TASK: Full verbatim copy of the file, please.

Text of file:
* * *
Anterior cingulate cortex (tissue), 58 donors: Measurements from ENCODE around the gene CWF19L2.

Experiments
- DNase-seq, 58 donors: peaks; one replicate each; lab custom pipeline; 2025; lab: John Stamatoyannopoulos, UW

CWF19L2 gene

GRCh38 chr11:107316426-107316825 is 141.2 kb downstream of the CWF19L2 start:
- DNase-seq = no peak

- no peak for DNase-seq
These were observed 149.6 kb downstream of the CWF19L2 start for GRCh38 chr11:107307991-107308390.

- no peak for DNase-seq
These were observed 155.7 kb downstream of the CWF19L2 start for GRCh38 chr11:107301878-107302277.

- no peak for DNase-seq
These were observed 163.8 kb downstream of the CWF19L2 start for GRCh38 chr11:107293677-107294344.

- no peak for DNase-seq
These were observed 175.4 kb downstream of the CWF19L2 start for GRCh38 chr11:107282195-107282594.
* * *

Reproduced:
Anterior cingulate cortex (tissue), 58 donors: Measurements from ENCODE around the gene CWF19L2.

Experiments
- DNase-seq, 58 donors: peaks; one replicate each; lab custom pipeline; 2025; lab: John Stamatoyannopoulos, UW

CWF19L2 gene

GRCh38 chr11:107316426-107316825 is 141.2 kb downstream of the CWF19L2 start:
- DNase-seq = no peak

- no peak for DNase-seq
These were observed 149.6 kb downstream of the CWF19L2 start for GRCh38 chr11:107307991-107308390.

- no peak for DNase-seq
These were observed 155.7 kb downstream of the CWF19L2 start for GRCh38 chr11:107301878-107302277.

- no peak for DNase-seq
These were observed 163.8 kb downstream of the CWF19L2 start for GRCh38 chr11:107293677-107294344.

- no peak for DNase-seq
These were observed 175.4 kb downstream of the CWF19L2 start for GRCh38 chr11:107282195-107282594.